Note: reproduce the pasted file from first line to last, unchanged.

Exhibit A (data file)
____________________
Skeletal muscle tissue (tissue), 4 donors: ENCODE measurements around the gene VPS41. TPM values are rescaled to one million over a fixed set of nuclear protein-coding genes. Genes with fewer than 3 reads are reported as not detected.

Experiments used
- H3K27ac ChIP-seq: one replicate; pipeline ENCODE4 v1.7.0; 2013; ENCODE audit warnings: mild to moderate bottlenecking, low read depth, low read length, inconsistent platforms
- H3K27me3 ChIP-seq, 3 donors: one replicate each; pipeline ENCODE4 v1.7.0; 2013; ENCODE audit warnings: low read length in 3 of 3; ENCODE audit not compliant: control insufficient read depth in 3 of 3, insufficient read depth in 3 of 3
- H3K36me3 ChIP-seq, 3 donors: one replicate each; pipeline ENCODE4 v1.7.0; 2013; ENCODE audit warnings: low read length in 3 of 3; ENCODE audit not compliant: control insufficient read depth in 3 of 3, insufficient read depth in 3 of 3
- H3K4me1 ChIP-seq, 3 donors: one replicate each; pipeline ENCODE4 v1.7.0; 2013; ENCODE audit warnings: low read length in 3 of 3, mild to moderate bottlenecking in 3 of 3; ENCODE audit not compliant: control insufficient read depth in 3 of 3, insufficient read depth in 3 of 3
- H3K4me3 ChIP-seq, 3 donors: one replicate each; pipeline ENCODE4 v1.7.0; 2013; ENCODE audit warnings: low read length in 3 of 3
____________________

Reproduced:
Skeletal muscle tissue (tissue), 4 donors: ENCODE measurements around the gene VPS41. TPM values are rescaled to one million over a fixed set of nuclear protein-coding genes. Genes with fewer than 3 reads are reported as not detected.

Experiments used
- H3K27ac ChIP-seq: one replicate; pipeline ENCODE4 v1.7.0; 2013; ENCODE audit warnings: mild to moderate bottlenecking, low read depth, low read length, inconsistent platforms
- H3K27me3 ChIP-seq, 3 donors: one replicate each; pipeline ENCODE4 v1.7.0; 2013; ENCODE audit warnings: low read length in 3 of 3; ENCODE audit not compliant: control insufficient read depth in 3 of 3, insufficient read depth in 3 of 3
- H3K36me3 ChIP-seq, 3 donors: one replicate each; pipeline ENCODE4 v1.7.0; 2013; ENCODE audit warnings: low read length in 3 of 3; ENCODE audit not compliant: control insufficient read depth in 3 of 3, insufficient read depth in 3 of 3
- H3K4me1 ChIP-seq, 3 donors: one replicate each; pipeline ENCODE4 v1.7.0; 2013; ENCODE audit warnings: low read length in 3 of 3, mild to moderate bottlenecking in 3 of 3; ENCODE audit not compliant: control insufficient read depth in 3 of 3, insufficient read depth in 3 of 3
- H3K4me3 ChIP-seq, 3 donors: one replicate each; pipeline ENCODE4 v1.7.0; 2013; ENCODE audit warnings: low read length in 3 of 3